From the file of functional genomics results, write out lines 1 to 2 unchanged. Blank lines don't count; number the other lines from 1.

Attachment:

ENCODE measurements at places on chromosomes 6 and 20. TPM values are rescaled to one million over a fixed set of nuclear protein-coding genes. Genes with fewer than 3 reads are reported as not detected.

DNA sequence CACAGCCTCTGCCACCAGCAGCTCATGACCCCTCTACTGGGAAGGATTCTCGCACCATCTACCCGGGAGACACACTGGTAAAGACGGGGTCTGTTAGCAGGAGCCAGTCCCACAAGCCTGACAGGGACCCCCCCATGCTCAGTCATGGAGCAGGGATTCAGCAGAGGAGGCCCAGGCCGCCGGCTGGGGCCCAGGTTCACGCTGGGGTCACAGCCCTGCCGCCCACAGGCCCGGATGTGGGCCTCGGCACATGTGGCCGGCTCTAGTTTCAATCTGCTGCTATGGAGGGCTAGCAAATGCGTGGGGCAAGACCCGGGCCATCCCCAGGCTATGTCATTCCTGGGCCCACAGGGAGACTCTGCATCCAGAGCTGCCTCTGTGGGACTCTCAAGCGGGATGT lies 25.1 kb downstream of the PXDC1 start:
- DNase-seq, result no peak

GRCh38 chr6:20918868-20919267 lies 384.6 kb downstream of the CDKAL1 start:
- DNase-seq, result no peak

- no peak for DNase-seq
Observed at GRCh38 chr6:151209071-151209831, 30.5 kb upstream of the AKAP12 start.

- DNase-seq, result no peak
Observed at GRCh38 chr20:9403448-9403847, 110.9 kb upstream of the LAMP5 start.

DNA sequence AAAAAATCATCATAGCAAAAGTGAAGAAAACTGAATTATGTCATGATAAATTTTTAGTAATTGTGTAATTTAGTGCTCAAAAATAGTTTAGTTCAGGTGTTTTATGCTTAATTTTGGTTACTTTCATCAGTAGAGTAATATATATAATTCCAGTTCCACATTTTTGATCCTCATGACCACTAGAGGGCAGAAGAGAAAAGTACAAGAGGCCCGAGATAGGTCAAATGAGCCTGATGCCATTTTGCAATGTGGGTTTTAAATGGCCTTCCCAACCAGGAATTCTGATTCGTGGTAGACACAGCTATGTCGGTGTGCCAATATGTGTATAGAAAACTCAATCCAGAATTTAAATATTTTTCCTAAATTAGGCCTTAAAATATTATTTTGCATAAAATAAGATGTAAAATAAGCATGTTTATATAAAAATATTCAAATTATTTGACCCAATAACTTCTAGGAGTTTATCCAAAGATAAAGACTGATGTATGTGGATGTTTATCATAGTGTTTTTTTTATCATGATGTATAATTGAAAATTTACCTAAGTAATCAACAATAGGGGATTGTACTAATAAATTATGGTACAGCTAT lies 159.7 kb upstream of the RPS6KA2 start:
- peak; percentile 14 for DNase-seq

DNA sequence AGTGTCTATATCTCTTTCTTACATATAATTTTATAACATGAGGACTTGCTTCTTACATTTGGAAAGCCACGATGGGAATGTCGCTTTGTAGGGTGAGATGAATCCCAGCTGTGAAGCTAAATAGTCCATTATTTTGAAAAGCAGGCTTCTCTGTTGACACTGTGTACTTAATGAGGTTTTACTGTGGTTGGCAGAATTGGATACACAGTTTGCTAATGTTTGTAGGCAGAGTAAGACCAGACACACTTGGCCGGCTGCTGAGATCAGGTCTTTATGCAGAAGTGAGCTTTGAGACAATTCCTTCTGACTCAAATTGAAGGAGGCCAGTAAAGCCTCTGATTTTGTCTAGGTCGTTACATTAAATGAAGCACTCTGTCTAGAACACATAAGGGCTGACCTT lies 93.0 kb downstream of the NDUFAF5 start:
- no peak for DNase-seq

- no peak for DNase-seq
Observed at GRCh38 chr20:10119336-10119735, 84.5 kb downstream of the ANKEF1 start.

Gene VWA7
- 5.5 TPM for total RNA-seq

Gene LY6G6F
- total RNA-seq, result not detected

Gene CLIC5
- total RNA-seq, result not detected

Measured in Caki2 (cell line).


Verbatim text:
ENCODE measurements at places on chromosomes 6 and 20. TPM values are rescaled to one million over a fixed set of nuclear protein-coding genes. Genes with fewer than 3 reads are reported as not detected.

DNA sequence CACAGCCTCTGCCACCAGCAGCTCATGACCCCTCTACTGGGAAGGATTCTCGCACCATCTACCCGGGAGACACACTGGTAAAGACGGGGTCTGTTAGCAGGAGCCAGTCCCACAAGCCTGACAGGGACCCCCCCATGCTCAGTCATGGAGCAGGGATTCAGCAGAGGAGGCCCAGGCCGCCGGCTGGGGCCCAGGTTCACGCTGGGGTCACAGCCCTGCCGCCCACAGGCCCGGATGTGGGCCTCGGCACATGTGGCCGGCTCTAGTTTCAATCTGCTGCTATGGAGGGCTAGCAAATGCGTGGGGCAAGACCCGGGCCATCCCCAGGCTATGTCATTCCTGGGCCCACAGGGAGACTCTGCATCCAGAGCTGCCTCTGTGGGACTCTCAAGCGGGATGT lies 25.1 kb downstream of the PXDC1 start: